Total cloud: ClearScore eyes cost savings as it migrates everything to AWS

The London-based fintech has switched to AWS from IBM in an effort to cut costs and accelerate global expansion efforts.

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Founded in London in 2015 to offer customers free access to their credit scores, ClearScore has been shifting to a cloud native operating model since 2017, and is now looking to go one step further into the world of serverless computing to increase developer efficiency as the company’s global footprint grows.

ClearScore’s core credit scoring application pulls in data from credit agency Equifax and presents it back to customers, generating a commission if customers take out a product like a credit card off the back of their report. The application started life as a monolithic Angular application on a single Java API, hosted in the data centre of ClearScore’s biggest investor, Blenheim Chalcot.

At first, when the company needed to scale, it shifted the application to IBM SoftLayer (now known simply as IBM Cloud), while retaining the instance in the data centre to yield a hybrid cloud deployment.

Then, in July 2016, the UK’s Financial Conduct Authority issued new guidance for usage of outsourced cloud solutions in the financial services sector, allowing the credit scoring firm to start thinking about shifting entirely to the public cloud, to keep up with its rapid global scaling efforts.

By the end of the following month, ClearScore had migrated ten workloads to the public cloud with Amazon Web Services (AWS). By April 2017, the company had decided to go all-in. Klaus Thorup, CTO at ClearScore, cites the wealth of AWS experience in the jobs market as a key factor in choosing AWS as its sole infrastructure provider. AWS’ global footprint was another attraction, as ClearScore looks to expand services into Africa, India and Australia in the coming years.

But the move couldn’t occur without some serious preparation. "A lot was about setting up the pipelines and the re-architecture of the API to allow for a move to EC2 and making sure we had the primary Postgres database switched to a cloud-oriented version," Thorup explains.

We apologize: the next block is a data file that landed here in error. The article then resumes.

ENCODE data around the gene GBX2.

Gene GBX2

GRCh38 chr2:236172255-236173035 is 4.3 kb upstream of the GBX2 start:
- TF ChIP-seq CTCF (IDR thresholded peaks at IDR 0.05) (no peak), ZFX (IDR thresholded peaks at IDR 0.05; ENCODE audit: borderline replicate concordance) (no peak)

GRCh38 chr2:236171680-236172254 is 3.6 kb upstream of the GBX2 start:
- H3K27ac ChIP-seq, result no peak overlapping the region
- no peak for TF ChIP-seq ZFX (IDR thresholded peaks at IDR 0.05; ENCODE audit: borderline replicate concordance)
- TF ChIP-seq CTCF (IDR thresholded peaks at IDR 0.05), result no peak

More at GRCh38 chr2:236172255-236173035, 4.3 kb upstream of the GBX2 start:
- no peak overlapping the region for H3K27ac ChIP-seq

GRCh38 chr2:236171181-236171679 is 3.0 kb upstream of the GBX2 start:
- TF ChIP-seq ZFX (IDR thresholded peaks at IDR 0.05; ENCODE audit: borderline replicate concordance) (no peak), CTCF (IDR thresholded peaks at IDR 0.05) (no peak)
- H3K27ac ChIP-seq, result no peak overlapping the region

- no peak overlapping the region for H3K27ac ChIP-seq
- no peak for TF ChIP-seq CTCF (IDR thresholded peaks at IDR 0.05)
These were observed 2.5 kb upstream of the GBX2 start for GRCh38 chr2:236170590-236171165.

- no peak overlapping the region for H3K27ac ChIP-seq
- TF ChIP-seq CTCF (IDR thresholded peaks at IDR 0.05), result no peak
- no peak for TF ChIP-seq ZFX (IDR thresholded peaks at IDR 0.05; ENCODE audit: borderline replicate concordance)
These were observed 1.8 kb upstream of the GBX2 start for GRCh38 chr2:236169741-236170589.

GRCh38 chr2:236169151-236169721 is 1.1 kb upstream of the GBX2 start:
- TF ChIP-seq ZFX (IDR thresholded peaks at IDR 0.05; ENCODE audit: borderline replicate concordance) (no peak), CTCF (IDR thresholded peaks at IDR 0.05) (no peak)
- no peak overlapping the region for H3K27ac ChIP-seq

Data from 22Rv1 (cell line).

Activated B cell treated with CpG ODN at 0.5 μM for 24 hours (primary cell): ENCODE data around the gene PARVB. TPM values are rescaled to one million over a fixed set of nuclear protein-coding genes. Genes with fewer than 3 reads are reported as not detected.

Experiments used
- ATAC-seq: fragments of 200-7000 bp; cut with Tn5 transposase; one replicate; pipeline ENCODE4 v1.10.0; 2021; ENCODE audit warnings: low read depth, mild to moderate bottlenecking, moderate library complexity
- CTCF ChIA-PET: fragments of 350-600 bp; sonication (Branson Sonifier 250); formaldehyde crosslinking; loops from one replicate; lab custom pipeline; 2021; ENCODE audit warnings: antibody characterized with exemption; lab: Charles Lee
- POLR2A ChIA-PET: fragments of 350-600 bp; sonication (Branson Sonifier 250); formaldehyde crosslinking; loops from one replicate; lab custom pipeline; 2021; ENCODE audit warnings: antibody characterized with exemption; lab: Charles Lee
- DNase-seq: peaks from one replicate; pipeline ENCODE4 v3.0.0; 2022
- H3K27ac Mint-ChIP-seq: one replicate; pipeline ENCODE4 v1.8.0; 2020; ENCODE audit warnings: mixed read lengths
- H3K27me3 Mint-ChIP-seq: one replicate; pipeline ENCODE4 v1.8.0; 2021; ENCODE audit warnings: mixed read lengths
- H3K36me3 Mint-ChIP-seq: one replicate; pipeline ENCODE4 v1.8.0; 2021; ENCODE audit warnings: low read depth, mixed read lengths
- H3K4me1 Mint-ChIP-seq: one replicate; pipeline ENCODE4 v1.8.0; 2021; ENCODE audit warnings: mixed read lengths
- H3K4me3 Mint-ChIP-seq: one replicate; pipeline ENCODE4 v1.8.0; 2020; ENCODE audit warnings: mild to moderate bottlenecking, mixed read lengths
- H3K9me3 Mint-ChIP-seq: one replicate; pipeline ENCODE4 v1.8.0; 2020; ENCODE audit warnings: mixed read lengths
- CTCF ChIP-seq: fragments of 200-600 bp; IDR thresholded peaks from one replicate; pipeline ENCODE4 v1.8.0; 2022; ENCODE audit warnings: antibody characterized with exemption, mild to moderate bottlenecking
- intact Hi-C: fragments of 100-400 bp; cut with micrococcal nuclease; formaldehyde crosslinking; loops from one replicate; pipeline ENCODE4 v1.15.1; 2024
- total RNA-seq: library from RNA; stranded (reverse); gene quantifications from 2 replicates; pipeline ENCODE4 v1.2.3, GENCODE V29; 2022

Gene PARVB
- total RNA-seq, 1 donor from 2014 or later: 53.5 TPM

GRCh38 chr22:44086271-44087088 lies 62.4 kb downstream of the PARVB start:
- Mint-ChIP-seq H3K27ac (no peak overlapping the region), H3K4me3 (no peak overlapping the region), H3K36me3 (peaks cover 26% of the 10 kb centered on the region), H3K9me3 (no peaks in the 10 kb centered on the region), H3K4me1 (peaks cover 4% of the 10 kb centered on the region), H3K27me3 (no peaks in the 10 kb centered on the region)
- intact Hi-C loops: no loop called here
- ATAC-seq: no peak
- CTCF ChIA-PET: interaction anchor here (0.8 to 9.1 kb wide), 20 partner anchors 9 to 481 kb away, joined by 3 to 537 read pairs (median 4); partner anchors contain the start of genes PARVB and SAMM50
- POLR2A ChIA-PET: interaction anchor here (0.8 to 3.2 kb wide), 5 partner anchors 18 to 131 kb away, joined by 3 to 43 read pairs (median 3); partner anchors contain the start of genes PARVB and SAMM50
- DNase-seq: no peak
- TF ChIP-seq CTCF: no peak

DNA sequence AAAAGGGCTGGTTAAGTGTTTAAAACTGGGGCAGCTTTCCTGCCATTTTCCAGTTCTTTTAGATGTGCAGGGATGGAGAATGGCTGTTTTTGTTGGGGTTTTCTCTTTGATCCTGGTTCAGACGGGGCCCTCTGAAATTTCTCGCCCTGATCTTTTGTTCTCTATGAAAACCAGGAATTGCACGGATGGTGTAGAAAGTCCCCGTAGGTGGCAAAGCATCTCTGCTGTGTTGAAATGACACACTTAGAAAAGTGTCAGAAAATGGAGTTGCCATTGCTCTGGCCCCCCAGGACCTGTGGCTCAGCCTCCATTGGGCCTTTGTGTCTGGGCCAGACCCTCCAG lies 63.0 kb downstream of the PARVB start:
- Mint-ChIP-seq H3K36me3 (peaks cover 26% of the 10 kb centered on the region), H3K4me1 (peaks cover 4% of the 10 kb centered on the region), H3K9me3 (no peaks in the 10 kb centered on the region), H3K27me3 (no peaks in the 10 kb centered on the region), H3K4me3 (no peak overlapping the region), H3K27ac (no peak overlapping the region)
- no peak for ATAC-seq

The database was the first thing Thorup and his team shifted to AWS. Then a dedicated team moved microservices over one at a time until they had feature parity with the old IBM-hosted environment. A 12-hour cutover later, and the company was all-in on AWS.

Were there fears of vendor lock in? "[It's] not a concern," he said. "The ecosystem expands so rapidly and there are a lot of various services we can take advantage of. That being said, if things do change and someone offers a better service, it may be a hybrid approach that we consider. But at the moment we aren't concerned by the stability and offering of AWS."

"It has been a journey"

Like any cloud-native company worth its salt, ClearScore is managing these microservices in containers. "It has been a journey," Thorup said, stifling a laugh. "It has been an evolution rather than revolution."

Engineers had to shift from its previous HashiCorp stack to AWS, move from the Nomad scheduler to Kubernetes, and quickly build up skills over the past couple of years through internal training dubbed “ClearScore University.”

"There is a high learning curve, but we have found the market has embraced these technologies. So when it comes to hiring, if they don't have the skills, there has to be an appetite to learn," Thorup said.

The results so far have been an uptick in application runtime, from 99% to 99.97% – just short of the holy grail of five 9's – and a release cycle that works in hours not days.

Release velocity is a "north star metric" at ClearScore, allowing engineers to operate autonomously and providing users with 5,400 updates and feature releases to products per month, according to Thorup.

For example, ClearScore recently released a new feature called Resolve, which provides customers who experience financial difficulties with suggested methods for debt consolidation.

What next?

Now that the company is firmly in the public cloud it is starting to look forward to automating away more operations tasks and eventually going as 'serverless' as possible. Engineers have been getting to grips with Lambda triggers "for newer parts of the platform to segment and do greater personalisation of users," Thorup said.

"We use Lambdas predominantly around newer parts of the site, for example with real time data segmentation of users and to power our partner portal service to access data around the way we utilise their services. A lot of that traffic is not consistent or can be at a low level at times, so for ease of architecture Lambdas allow us to quickly scale up," he added.

ClearScore is also interested in using more managed services to ease the operations burden around containers and Kubernetes, so AWS EKS is likely on its radar. The company also wants to start using more spot instances – where AWS sells unused server capacity for a cut price but can take away those nodes as and when they need them back – to further drive down costs by 25 percent, which would require some flexibility and internal expertise to do.

Eventually, ClearScore wants to run its technology function on a NoOps model, "where the majority of infrastructure is looked after and we have a ten to one dev to ops ratio, so squads can independently release," Thorup explained, allowing the company to keep up with its ambitious global expansion targets, and continue to release at high volumes.


Copyright © 2020 IDG Communications, Inc.

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